By Karthik Subburaman, Country Manager, ECCI Group

GR4 logoGRI guidelines has been the globally accepted gold standard in non-financial reporting over the last decade . But with several questions around the credibility of the basis for rating companies as superior vs otherwise using applicability levels and different types of assurance, improvement of the guidelines for sake of clarity and better hold of the sustainability context was imperative.

GRI G4 – the next generation guidelines was released last thursday (May 23) officially at the Global Reporting Initiative Conference held in Amsterdam between May 22-24 2013. A bi-annual affair, this year’s event attracted close to 1600 practitioners from over 60 countries – with exactly equal number of men and women registrations. The script for inclusiveness and equality could not have been written better…

The G4 guidelines was touted to be an enhancement of the G3.1 guidelines in many areas while several of the components have been retained. Largely, some key objectives the guidelines that this change aims to achieve include:

  • Simpler and clearer guidelines that leave not too much to interpretation (by convenience)
  • Grounded on principles that help companies focus on ‘material issues’ rather than go merely by number of indicators
  • Make it simple for new reporters to take on the responsibility of non-financial reporting and take transparency to the next level

How far these objectives will be achieved will be answered in time as companies start adopting G4 guidelines but as in any new focus area there is clamor from the other side for intentional omission of focus / clarity on ‘sustainability context’ making the guidelines still a difficult set of best practices from the perspective of true sustainability!

Leaving opinions for a different post, here is a list of

Whats HOT – New additions / changes to the guidelines
Whats NOT – Omissions from G3.1

Whats HOT!

  • New ‘in accordance‘ criteria – It consists of two options: “Core” and “Comprehensive.” Core reports will include majority of the standard disclosures and a minimum of one relevant indicator per material aspect. Comprehensive will include all the standard disclosures and all of the relevant indicators for each material aspect. The biggest change from G3.1!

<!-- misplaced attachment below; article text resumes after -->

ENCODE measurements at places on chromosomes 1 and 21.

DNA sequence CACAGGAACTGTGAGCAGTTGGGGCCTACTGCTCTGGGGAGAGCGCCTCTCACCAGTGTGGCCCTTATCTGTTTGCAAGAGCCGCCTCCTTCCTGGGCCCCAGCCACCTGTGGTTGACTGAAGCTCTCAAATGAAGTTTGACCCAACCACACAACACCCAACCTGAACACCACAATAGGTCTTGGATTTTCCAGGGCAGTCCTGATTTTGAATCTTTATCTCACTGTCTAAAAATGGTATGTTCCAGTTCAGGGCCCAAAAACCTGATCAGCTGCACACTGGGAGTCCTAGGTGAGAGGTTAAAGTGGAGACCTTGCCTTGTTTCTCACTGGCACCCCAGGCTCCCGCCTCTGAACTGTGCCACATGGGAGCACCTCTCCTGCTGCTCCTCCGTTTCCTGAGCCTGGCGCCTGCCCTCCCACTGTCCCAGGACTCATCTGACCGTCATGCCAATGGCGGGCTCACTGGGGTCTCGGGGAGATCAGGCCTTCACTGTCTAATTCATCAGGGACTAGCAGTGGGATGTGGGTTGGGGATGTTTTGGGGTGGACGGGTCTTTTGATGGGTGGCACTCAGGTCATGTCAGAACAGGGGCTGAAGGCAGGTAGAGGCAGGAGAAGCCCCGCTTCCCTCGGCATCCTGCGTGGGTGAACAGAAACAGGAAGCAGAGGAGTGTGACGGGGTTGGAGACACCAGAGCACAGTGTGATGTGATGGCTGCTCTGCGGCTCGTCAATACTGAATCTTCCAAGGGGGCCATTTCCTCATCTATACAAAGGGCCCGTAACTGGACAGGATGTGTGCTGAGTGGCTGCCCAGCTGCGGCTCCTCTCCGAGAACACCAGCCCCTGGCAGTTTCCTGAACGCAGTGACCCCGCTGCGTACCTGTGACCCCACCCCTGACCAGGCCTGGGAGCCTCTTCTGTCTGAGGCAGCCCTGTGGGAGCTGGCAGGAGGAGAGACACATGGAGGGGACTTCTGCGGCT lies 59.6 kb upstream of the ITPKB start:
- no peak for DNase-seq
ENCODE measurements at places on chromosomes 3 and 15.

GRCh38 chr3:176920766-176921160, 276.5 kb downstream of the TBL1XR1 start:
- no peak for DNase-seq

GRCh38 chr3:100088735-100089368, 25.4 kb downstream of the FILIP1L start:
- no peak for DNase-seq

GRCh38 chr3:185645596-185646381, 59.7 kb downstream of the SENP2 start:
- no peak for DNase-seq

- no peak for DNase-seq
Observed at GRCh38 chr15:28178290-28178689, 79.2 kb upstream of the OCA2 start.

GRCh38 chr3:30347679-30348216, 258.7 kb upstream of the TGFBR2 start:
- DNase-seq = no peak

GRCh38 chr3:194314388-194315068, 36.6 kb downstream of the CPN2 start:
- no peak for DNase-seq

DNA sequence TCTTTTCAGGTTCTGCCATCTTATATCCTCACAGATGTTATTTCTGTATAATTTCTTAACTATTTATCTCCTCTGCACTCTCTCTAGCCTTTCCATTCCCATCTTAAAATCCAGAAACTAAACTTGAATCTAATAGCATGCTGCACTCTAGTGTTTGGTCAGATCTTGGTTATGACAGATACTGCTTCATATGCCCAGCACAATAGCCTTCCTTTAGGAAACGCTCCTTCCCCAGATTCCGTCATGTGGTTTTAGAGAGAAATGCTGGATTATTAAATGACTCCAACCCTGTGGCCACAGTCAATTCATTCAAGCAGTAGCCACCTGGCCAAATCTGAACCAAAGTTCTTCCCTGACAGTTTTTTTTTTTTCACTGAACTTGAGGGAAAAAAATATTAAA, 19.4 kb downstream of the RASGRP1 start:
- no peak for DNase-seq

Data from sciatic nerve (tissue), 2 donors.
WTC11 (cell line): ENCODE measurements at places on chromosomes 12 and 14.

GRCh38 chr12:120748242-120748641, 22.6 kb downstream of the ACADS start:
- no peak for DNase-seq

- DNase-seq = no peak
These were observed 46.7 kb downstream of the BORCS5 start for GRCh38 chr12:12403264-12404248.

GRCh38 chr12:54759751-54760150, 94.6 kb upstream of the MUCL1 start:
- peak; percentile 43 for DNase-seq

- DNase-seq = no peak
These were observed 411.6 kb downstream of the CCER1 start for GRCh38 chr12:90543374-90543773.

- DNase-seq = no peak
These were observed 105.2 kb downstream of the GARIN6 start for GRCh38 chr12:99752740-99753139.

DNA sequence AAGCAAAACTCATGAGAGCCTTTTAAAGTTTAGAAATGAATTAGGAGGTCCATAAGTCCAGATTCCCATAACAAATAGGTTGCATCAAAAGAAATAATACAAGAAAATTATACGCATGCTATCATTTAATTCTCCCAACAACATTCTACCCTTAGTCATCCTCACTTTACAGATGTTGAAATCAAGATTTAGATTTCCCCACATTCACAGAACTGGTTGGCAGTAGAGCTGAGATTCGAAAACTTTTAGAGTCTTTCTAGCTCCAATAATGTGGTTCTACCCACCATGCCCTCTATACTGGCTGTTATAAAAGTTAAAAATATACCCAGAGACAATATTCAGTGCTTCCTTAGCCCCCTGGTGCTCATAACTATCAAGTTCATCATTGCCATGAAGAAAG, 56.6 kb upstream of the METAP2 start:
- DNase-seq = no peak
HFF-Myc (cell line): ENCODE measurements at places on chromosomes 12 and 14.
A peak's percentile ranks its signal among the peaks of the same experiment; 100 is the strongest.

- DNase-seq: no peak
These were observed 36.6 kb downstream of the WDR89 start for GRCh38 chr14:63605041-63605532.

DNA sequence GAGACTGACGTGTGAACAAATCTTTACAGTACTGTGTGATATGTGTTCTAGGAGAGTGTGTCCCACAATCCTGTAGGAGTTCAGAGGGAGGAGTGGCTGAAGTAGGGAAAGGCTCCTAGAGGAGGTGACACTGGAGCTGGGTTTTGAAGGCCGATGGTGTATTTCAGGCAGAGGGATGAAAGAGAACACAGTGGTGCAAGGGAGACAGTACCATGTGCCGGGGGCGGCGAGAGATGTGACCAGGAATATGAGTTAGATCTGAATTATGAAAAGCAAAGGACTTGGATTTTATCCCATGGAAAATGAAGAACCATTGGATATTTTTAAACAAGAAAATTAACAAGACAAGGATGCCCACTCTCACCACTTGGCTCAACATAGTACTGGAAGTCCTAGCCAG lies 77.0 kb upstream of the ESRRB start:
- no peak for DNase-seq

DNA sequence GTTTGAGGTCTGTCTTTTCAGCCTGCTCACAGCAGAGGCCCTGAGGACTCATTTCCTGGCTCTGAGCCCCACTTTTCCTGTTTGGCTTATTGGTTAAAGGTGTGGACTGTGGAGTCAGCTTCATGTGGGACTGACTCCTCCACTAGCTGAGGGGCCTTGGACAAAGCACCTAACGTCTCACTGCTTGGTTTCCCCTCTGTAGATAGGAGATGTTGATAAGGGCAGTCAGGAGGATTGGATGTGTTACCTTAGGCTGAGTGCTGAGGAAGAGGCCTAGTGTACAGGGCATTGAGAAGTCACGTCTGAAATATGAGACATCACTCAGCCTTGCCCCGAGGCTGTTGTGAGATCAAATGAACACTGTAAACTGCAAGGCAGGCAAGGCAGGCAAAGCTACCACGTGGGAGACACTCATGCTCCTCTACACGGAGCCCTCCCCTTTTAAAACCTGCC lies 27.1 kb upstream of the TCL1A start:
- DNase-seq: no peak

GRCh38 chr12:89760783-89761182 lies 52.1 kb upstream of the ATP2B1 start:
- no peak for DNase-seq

• Its ALL about ‘Materiality‘ – While materiality is not new, the G4 framework more explicitly requires reporting efforts to center on materiality — impacts, risks and opportunities. What used to be a bunch of protocols to determine report content, now forms the crux of G4 reporting!
  • Open up your ‘boundary‘ – There is an exemplified need to consider supply chain and downstream processes through customer use as part of reporting still in line with materiality!
  • DMAs a double! – There are two separate DMAs (Disclosures on Management Approach) – general standard disclosures and specific standard disclosures. The latter along with the indicators are clubbed under the 3 major categories (Social, Economic and Environmental)
  • Indicators & disclosures plus some more! – There are some new indicators added with very few deletions. Special focus on governance related standard disclosures leading to 10 new additions!
  • Increased focus on Ethics & Integrity – Special mention as a standard disclosure area which was not originally separate. Calls for specific attention to aspects such as remuneration, transparency etc. making it relevant in today’s scenario

Whats NOT!

  • No A,B,C application levels – Application levels have been removed to give way to ‘in accordance’ criteria and increased focus on materiality!
  • No assurance based on application levels – With the removal of application levels, external assurance leading to ‘+’ ratings of sustainability reports is also not part of the G4 guidelines. However, assurance as a potential value-added intervention for credibility still exists!
  • Value chain assessments are gone – Value chain reporting of the organization has been removed and there is a specific intent to include supply chain as mentioned before

Personal Highlights

  • Potentially shorter reports – With a clear trend towards considering materiality aspects before reporting, overall length of reports might become shorter (especially as companies figure to perform appropriate assessments and prioritization)
  • Probably lesser uptake for assurance – to begin with! – With lesser clarity around the types as well as intensity of assurers on the aspects of materiality, going for external assurance could remain a wait and watch game for many!
  • Guidelines and implementation manual – The what & how… connected! With the intent to keep the guidelines close to inputs on its usage, there is a sense of ease and connection which might make it reporter-friendly.

To learn more about the GRI G4 guidelines and the updates from G3.1, please attend our upcoming Friday Forum on 7 June 2013 organized by Apex Global.

About Apex Global & ECCI

ECCI is the leading process improvement solutions provider in Southeast Asia, focused on process consulting, automation solutions and learning outsourcing services. We help companies achieve performance excellence by assisting them implement management systems and international standards/best practices across multiple domains and industries. ECCI has helped several top companies in the region implement GRI guidelines and prepare externally assured sustainability reports!

APEX Global (The Academy for Professional Excellence) is the learning solutions arm of ECCI – the leading process improvement solutions provider in Southeast Asia. Our sole aim is to promote performance excellence among professionals. We help our customers achieve greater success through effective, experiential and results-oriented training delivery.